The fear factor’ in humans is a biological survival tool. Also known as the fight or flight’ impulse, it was designed to help us, in situations that are perceived to be a threat to us, to either flee, or fight our way out. The body preps’ itself for the impending fight or flight by increasing the heart rate, which allows more oxygen to be pumped throughout the body, while the internal cooling mechanism of the body, i.e. the sweat glands, also accelerates. This allows us to exert a great deal of physical energy quickly. The eyes will dilate, letting more light in (for clearer vision), and muscles in the legs and arms will tighten in preparation for a physical fight, or arduous escape.
Thus, fear can be seen as natural. However, this natural, biological impulse can go awry and the result is anxiety, panic attacks and other disorders. It’s not surprising that a panic attack has the same physical symptoms that genuine fear would provoke rapid heartbeat, shortness of breath, and excessive sweating.
But what causes the fear factor to go awry in some people? Theories abound, but it’s clear that in today’s high pressured, media-saturated world, fear is often a prevalent theme. Turn on the news and there are always stories about impending terrorist attacks, natural disasters, or mindless, senseless acts of criminality and cruelty. People are peppered endlessly with things that they should fear food that is tainted, diseases that seem to be caused by anything and everything and statistics that make it seem like just surviving the day is a minor miracle.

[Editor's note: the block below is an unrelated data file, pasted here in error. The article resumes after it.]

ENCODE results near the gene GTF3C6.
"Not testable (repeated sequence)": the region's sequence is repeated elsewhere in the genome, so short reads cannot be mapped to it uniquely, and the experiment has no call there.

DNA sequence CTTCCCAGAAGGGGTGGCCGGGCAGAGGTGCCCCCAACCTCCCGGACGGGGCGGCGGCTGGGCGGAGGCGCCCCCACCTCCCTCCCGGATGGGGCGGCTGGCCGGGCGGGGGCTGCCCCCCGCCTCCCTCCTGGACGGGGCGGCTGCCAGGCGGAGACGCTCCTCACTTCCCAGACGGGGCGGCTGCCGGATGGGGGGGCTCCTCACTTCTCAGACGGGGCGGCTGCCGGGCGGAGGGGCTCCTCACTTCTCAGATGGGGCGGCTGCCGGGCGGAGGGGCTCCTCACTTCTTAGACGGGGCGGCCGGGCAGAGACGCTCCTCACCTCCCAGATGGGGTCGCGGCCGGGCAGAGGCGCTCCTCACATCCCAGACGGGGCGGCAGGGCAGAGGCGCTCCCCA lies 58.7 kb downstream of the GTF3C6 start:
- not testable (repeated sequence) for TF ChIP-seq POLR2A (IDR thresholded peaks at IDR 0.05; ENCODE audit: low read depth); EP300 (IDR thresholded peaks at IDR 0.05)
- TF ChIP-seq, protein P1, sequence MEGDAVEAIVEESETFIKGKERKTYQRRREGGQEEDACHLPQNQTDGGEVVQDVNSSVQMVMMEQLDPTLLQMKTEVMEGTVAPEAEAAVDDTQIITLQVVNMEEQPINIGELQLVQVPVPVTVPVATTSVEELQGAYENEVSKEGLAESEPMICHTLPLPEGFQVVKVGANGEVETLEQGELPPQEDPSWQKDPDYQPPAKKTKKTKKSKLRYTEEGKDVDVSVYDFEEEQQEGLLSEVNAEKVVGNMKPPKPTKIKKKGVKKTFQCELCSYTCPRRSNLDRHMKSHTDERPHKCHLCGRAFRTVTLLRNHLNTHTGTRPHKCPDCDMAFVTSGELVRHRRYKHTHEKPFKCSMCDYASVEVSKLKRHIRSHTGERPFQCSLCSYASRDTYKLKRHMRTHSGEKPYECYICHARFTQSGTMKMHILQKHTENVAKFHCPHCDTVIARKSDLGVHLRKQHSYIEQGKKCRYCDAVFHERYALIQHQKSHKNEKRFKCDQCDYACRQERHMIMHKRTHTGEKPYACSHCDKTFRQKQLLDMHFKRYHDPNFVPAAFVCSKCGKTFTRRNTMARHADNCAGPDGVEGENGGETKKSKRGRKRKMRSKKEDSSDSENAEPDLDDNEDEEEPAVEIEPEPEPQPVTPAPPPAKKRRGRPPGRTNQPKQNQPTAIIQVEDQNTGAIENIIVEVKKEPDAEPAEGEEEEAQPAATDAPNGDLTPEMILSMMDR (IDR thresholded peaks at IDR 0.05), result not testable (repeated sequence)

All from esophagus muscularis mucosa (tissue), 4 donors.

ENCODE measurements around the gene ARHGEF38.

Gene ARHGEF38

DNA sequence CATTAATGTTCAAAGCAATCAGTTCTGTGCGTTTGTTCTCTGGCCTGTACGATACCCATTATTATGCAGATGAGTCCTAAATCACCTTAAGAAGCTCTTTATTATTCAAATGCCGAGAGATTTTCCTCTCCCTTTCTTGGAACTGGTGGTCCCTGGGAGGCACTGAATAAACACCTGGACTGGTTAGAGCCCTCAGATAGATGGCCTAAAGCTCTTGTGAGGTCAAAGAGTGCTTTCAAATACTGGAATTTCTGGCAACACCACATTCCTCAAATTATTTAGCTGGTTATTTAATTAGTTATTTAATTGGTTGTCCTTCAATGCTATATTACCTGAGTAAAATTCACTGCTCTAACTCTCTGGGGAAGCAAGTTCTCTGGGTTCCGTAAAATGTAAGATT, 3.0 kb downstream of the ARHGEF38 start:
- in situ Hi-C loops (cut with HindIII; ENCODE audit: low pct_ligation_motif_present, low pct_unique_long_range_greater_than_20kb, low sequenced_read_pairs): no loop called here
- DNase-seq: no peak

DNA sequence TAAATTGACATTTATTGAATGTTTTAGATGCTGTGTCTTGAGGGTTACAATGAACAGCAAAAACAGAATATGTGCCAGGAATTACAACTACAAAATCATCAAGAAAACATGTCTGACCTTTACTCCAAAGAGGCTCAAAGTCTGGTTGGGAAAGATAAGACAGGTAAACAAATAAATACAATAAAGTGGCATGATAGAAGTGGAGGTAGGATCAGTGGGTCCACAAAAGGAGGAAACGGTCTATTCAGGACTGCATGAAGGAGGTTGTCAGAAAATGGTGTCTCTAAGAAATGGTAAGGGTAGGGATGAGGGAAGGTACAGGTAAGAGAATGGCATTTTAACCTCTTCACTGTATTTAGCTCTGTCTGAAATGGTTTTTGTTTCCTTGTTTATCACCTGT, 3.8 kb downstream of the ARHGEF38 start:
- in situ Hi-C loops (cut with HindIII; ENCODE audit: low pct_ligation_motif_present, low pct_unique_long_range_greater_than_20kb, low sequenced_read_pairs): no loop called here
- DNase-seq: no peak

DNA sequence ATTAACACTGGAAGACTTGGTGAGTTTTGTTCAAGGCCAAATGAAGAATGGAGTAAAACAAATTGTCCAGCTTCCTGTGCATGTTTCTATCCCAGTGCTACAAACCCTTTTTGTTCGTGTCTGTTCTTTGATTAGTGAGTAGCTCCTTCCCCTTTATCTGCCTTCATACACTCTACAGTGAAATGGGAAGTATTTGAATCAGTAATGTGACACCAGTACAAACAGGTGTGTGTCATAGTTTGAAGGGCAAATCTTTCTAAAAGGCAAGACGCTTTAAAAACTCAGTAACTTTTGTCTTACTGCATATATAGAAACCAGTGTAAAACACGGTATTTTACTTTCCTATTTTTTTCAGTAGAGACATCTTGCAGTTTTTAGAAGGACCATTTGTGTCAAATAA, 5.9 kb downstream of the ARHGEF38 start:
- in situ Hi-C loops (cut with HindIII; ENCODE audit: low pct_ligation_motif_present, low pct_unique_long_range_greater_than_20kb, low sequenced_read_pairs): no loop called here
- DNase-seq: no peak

Not surprisingly, it’s easy to develop anxieties about certain things, and then to have those anxieties feed upon itself in a vicious cycle. For instance, someone may have anxiety about driving on the highway, and the body reacts to this anxiety by increasing the heart rate. In turn, the person thinks s/he may be having a heart attack, which produces even more anxiety, which triggers a greater response from the body’s fear impulse. In the end, the person may end up hyperventilating in their driveway, and the mere thought of having to drive again can produce the same frightening response. In short, you can scare yourself silly.
But it’s not simply a matter of willing yourself to not be afraid. Just like you can’t will yourself not to have a heart attack, stroke or other physical ailment, fear disorders are both a psychological and physiological problem and the treatment requires a two pronged approach. Simply medicating the person with anti-depressants is not enough to remove the now-ingrained fear in their psyche, and psychotherapy alone may not be enough to counter the physiological effects that accompany the panic and anxiety attacks. Furthermore, the body’s fear impulse exists for a reason and completing suppressing it would be detrimental to the person. In other words, you don’t want to have someone who’s completely fearless, to the point that they’ll endanger themselves or others.
In the end, conquering one’s fear is a complex issue and requires synchronizing the mind and body in a way that allows us to continue to thrive in our environment, but without having the environment overwhelming us with fear.